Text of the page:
Clearway Technologies, a company that I founded, shared an award for “Fastest Growing New Market: CDNs”. C.D.N. stands for “Content Delivery Network”, a system of helping deliver web pages, images, and videos faster over the Internet; the CDN that some people may be familiar with today in 2016 is Akamai, but back in the 2000’s, there were half a dozen CDN companies, all trying to get a slice of the CDN revenue pie.
On pages 42-43, Clearway, SolidSpeed, Speedera, EpicRealm, and Akamai were all called out for awards #5, 6, 7, 8, and 9, in the overall CDN area, and for developing this hot new marketplace.
And then, later on in the list of awards, we come to #68, given exclusively to Clearway, and to me, “For Inventing CDN”.
And you know what? They’ve got the facts right here. By the time Akamai was just barely getting started, I already had Clearway Technologies up and running, and we were already shipping our first CDN offering, and I’d already filed for the patent on our core technologies.
So while I’m a little too modest to be comfortable saying it, as far as I can tell, it’s true:
I invented the first CDN.
Now, while I do get to say that I invented the first CDN, “FireSite” and “FireSite.net”, I also have to say that I didn’t get rich from it. Clearway was initially a ‘bootstrap’ startup, and so grew very slowly at first. Here’s the entire company, in August 1996 doing our initial product launch at Macworld in Boston.
Later, we took in venture capital, and we grew Clearway to over 200 people. Here’s the team that helped do our ‘big’ launch at Networld/Interop 2000 in Atlanta.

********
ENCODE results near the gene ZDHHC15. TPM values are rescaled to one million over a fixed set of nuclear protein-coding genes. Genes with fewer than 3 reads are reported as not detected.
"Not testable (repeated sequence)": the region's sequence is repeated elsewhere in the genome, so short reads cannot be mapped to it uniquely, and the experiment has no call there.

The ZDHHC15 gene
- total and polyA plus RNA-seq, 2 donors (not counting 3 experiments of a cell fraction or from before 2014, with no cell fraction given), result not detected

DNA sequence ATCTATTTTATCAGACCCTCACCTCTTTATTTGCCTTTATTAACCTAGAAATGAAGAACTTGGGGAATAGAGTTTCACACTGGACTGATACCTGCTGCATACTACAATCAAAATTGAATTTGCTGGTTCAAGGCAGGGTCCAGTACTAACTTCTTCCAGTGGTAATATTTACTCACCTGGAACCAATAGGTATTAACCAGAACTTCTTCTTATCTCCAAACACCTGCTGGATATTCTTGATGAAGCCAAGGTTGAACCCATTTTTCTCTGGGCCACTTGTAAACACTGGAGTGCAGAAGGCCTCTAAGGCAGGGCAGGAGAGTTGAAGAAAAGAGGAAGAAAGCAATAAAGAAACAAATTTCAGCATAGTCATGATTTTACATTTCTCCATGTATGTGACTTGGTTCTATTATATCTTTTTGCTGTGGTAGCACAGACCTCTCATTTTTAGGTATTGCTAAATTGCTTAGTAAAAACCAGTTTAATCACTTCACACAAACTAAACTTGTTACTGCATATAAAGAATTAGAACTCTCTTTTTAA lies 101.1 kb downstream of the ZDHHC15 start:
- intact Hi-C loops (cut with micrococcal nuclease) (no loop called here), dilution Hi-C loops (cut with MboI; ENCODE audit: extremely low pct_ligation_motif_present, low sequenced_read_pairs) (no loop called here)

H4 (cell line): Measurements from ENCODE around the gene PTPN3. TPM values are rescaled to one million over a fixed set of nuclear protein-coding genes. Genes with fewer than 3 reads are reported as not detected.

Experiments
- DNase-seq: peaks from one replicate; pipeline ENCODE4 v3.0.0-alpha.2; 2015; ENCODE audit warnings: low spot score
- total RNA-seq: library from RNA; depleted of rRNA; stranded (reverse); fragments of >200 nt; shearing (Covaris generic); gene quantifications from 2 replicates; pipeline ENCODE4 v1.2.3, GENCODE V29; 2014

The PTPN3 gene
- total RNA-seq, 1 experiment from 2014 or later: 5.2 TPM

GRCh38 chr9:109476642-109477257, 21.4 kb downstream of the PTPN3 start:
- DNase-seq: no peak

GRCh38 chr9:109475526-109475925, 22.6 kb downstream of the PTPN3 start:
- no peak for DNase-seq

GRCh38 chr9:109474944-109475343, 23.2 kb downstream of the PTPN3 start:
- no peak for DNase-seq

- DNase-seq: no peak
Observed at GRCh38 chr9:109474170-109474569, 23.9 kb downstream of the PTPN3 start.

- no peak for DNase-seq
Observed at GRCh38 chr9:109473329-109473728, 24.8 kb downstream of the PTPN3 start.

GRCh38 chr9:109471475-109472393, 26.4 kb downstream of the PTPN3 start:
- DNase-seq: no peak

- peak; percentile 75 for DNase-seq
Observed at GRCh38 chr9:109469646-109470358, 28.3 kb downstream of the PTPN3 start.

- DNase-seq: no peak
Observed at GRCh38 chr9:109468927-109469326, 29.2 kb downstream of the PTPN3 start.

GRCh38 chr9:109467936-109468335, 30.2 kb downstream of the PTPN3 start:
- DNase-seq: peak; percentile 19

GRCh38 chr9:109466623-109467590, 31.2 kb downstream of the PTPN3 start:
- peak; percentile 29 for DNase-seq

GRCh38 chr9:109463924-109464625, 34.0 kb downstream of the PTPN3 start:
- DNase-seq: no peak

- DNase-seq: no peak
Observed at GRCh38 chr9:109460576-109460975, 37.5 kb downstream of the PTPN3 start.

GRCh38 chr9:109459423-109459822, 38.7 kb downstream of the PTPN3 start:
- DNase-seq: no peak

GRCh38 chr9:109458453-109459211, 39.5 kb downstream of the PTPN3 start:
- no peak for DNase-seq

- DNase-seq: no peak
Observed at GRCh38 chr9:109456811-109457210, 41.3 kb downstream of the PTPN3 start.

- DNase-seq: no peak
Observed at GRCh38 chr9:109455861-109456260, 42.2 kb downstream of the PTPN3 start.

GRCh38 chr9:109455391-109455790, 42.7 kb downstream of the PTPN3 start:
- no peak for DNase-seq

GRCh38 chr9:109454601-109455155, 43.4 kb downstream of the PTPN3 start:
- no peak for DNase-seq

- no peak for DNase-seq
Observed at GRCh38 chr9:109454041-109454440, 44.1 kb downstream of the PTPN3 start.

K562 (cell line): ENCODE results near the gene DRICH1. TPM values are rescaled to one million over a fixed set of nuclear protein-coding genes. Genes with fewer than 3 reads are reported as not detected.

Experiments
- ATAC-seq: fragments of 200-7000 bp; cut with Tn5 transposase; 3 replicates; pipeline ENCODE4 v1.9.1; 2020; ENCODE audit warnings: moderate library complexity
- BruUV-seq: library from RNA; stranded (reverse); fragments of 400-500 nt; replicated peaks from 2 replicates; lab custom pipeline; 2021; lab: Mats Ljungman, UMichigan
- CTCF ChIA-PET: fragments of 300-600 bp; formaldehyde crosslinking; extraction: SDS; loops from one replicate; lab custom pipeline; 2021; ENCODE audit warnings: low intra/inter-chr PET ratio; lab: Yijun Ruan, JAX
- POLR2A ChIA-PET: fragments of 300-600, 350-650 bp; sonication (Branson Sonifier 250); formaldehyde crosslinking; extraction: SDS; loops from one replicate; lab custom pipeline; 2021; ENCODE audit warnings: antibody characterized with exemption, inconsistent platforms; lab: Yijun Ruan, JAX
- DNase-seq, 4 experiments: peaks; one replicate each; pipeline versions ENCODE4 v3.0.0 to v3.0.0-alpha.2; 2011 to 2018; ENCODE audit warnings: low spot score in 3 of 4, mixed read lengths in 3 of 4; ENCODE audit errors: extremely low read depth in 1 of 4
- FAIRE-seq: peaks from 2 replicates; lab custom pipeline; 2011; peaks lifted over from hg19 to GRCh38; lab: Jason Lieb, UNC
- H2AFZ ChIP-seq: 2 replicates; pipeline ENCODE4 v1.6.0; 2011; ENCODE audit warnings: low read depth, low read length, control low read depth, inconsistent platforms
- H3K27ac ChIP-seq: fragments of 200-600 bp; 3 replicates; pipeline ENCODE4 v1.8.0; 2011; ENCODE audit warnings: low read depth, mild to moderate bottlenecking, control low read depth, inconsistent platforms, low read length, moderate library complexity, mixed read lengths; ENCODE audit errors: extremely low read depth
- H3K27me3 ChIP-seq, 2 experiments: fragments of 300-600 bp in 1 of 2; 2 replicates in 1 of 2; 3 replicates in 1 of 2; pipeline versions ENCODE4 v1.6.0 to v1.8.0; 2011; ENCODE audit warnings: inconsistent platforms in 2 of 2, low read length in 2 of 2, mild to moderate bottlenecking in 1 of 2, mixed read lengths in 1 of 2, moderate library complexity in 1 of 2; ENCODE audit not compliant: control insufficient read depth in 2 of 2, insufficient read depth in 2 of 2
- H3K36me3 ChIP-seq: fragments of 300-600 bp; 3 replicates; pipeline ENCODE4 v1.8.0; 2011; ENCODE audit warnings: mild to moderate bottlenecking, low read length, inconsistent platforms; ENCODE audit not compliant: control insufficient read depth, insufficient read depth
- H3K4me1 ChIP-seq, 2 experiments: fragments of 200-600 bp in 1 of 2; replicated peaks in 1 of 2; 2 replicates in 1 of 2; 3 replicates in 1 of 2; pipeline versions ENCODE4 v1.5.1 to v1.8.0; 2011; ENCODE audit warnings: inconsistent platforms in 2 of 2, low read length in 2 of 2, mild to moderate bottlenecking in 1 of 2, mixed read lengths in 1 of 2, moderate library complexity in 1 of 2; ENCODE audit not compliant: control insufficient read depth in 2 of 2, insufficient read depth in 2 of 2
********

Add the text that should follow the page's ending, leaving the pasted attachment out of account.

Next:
So we grew the company and ultimately we sold it to Mirror Image Internet, another CDN company with complementary technologies and assets. And while Mirror Image is still around today, it, also, is not a success story. Mirror Image was never able to successfully monetize the union of their existing network infrastructure and Clearway’s advanced CDN technology, and so the company has never seen the growth that we hoped. (And thus I learned the meaning of the term “reverse stock split.”)
Other people have gone on to build bigger CDNs — most notably Akamai, who has become the dominant player in the CDN market, and they’re doing fine financially.
My original CDN patent (U.S. #5,991,809) was filed on July 25, 1996. In the U.S. the term of a patent is twenty years from the first priority date. That means my first CDN patent will expire in two weeks, on July 26, 2016. These twenty years have been a heck of a ride, and looking back, I’m proud of what I invented, and happy to see what it’s become.
-Mark Kriegsman, July 12, 2016.
Here’s the full text of what Web Hosting Magazine had to say about the invention of the CDN:
from Web Hosting Magazine, January 2001, page 77.
For Inventing CDN
Akamai may think of itself as the grandfather of content-delivery network services, but let’s not forget the man who invented the idea: Clearway Technologies founder Mark Kriegsman.
Akamai’s business plan was entered into MIT’s annual $50,000 Entrepreneurship Competition in 1998, by which time Kriegsman had already received Patent #5,991,809 for his “web serving system that coordinates multiple servers to optimize file transfers.” The U.S. Patent Office abstract somewhat cryptically describes Kriegsman’s intervention as a “networked system consisting of one primary and at least one secondary server, both capable of storing static and dynamic content. In addition the primary server houses at least one look-up table, with which the system can use various criteria to search for specific data files and allocate transmission of each file between the primary and secondary servers based on these criteria.” (What can we say? It was 1997.)